G3). The highest improvement is observed between Chikila coal and the Chikila/Polish
composite, the FSI improved from ½ to 1½ and Gray-king coke type from A to C.
Table 2: Free swelling index, Gray King coke types and Ruhr dilatometric properties of
both the single coals and the blends.
Parameters Free
g index
Ruhr Dilatometric Properties
. oC
g Temp.
n Temp. oC
n Temp. oC
n Temp.
n (%)
n (%)
Lafia 4½ G3 300 340 420 407 486 9 -6 3
Chikila ½ A 300 340 350 425 442 Nil -9 3
American 4½ G2 330 370 410 468 468 16 -30 3
Polish 6 G3 350 386 390 424 440 119 -29 3
Lafia/American 4½ G3 320 360 420 435 476 12 -8 3
Lafia/PolishL 4½ G4 317 364 420 432 477 38 -5 3
Chikila/American 1 B 310 350 365 430 450 4 -14 3
Chikila/Polish 1½ C 315 355 362 425 442 18 -12 3
106 M. B. Nasirudeen and A. Jauro Vol.10, No.1
The Ruhr Dilatometric Properties of the coal samples are also shown in Table 2. It can be seen
that the Lafia/Obi coals softens at 340oC and contracts maximally at 467oC with maximum
dilation of 9%. This is a good plasticity behavior expected of a coking coal; the value is also in
agreement with the observed FSI. On the other hand, Chikila coal also softens at 340oC with a
maximum contraction temperature of 425oC and zero dilation. American coal and Polish coal
softened at 370oC and 386oC with maximum dilatation temperatures of 468oC and 440oC and
maximum dilatation of 119% and 16% respectively. The softening temperature, contraction
temperature and dilation of the blends are generally greater than those of the Nigerian coals
(Table 2). Amongst the blends Chikila/Polish recorded the highest dilation value of 38% which
represent a 26% increase over that of single Lafia-Obi coal. Chikila coal which shows no dilation
at all, recorded dilation values of 4% and 18% on blending with American and Polish coals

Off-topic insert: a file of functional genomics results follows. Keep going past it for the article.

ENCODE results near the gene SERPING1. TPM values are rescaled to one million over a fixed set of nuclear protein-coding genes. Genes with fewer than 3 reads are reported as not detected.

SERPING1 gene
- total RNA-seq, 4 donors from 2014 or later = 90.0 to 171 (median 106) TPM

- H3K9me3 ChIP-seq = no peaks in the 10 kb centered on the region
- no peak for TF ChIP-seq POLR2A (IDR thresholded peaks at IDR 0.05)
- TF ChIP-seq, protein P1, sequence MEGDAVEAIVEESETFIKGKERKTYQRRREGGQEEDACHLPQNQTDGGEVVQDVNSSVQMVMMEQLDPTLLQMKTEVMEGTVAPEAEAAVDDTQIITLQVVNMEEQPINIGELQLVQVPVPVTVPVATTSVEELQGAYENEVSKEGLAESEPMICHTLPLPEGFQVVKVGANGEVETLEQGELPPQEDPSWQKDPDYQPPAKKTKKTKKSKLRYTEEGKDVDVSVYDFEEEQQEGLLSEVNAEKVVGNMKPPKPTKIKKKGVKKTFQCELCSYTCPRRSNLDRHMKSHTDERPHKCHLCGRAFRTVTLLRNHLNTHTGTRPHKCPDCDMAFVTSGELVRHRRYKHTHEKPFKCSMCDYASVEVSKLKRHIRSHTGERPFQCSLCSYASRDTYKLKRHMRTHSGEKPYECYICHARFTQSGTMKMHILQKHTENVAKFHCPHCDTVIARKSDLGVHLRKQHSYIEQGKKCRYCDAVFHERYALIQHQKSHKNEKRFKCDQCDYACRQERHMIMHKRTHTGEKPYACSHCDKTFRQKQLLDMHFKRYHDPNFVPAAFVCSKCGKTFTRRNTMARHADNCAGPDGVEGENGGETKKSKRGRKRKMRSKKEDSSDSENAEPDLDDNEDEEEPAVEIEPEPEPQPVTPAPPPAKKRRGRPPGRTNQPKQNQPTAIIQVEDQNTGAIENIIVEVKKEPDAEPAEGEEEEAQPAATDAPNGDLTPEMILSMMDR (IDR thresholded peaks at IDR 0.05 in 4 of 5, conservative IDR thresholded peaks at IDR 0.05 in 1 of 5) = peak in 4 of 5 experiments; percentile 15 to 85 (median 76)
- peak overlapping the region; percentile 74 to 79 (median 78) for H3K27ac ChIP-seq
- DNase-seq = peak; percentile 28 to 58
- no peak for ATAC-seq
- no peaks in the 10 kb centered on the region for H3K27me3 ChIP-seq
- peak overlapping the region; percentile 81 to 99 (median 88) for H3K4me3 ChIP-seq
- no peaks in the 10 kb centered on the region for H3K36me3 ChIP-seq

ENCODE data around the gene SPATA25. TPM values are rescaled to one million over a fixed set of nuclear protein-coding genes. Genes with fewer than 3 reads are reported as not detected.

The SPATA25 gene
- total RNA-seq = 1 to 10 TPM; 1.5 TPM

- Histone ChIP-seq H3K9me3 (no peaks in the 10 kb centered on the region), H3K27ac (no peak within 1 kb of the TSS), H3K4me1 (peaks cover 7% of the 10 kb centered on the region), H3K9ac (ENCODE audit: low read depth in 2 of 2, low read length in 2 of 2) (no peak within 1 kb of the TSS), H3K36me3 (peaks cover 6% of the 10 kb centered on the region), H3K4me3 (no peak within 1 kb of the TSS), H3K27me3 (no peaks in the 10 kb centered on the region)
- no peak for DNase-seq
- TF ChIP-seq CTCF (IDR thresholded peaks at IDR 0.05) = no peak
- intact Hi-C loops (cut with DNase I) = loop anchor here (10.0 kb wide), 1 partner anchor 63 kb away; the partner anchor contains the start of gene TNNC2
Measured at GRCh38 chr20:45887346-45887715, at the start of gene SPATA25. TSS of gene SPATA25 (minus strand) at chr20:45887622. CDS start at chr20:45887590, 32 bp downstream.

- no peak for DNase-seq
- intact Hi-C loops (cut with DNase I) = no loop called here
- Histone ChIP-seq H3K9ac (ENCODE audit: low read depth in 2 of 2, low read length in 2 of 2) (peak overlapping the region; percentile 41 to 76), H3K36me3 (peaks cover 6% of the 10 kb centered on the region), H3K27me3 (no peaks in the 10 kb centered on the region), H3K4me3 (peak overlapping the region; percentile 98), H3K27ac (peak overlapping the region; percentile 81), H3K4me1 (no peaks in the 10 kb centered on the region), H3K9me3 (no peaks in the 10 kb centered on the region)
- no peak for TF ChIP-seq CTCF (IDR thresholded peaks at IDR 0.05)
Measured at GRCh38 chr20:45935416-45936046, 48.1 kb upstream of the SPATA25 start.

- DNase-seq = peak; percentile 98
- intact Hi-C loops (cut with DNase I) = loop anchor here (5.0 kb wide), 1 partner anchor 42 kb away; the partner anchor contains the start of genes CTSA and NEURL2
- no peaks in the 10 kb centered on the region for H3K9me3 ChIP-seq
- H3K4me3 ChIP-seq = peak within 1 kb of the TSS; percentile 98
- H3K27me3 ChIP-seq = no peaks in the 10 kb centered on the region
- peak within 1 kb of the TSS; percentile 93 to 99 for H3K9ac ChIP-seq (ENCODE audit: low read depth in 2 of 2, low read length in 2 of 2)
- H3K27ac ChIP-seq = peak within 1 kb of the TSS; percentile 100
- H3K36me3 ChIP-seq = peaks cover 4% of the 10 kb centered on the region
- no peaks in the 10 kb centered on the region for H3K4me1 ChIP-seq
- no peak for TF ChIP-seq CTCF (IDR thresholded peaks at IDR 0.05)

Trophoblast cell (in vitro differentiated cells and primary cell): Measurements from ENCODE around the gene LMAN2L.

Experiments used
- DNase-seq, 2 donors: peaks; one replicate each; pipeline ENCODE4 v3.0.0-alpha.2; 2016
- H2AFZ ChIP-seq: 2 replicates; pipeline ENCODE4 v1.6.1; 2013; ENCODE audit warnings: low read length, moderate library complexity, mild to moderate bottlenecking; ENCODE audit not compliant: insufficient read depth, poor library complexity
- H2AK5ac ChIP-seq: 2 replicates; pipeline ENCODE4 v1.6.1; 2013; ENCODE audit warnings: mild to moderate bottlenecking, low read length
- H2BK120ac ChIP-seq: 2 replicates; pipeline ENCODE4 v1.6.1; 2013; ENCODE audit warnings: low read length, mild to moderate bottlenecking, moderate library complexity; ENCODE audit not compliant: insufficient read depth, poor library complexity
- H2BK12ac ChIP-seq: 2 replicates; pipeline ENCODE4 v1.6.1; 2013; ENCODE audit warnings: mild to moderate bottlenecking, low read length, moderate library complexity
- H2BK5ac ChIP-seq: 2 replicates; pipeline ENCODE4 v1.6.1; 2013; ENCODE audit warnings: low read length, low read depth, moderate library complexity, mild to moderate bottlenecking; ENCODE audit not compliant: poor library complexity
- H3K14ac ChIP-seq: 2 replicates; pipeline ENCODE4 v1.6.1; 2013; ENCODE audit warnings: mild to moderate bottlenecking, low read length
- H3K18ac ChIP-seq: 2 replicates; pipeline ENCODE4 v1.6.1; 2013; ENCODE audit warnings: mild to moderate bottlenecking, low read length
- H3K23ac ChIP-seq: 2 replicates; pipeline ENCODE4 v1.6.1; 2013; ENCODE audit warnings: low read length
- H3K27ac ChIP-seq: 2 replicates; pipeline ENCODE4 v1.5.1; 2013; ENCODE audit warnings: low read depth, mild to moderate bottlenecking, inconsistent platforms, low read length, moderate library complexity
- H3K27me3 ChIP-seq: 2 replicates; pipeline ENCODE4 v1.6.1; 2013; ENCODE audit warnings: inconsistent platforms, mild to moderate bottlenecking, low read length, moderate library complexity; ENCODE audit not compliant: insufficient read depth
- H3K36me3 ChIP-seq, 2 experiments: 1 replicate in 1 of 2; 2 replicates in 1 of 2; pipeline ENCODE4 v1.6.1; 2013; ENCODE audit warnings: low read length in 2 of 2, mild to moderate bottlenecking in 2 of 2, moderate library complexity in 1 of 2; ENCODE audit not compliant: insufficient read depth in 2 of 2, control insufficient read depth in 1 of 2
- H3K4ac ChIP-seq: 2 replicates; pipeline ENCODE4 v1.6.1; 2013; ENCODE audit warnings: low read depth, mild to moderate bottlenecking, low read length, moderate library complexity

Gieseler plastometric properties of the coals and the blends are shown in Table 3. Lafia-Obi and
Chikila coal soften at 330 °C and 270 ºC, reaching a maximum fluidity of 310 ddpm and 298
ddpm at a temperature of 367 ºC and 340 °C respectively.
Table 3: Gieseler plastometric properties of the single coals and the blends
Parameter Lafia Chikila FAM FPL Lafia/FAM Lafia/FPL Chikila/FAM Lafia/FPL
temperature oC 330 270 390 395 348 350 306 308
Max. fluidity
temp. oC 367 340 435 445 388 391 369 372
Max. fluidity
(DDPM) 310 298 342 456 320 354 308 342
temp. oC 394 336 458 485 413 422 372 381
Temperature range
oC 64 66 68 90 65 72 66 73
DDPM = Dial Division Per Minute
The blends exhibit higher softening temperature, maximum fluidity temperature and maximum
fluidity (320 ddpm and 354 ddpm) than the single Nigerian coals. Fluidity data provide
information about the formation of a plastic phase during coke making. Diez et al., [10]
reported that a Gieseler maximum fluidity between 200 and 1000 dial division per minute is
desirable for a good coking coal blend. Thus the parameters indicate the ability of the coal blends
to form a homogenous solid coke.
Vol.10, No.1 Quality of Some Nigerian Coals 107
The rheological and chemical analyses have shown that the Nigerian coals are lower in coking
qualities than the investigated American and Polish coal. Amongst the Nigerian coals, the
qualities of Lafia-Obi are greater than that of Chikila coal. The coking qualities of
Nigeria/Foreign coal blends are generally higher than those of the single Nigerian coals. Blends
produced using Lafia-Obi coal are more qualitative than those produced by Chikila coal. Thus a
good metallurgical coking quality coal may be obtained by blending the Lafia-Obi coal with
either the American or Polish coking coals.
The authors wish to thank the management and coal laboratory staff of the National
Metallurgical Development Centre (NMDC), Jos, Plateau State, Nigeria, for providing an
enabling environment by allowing the use of their laboratory in the course of the investigation.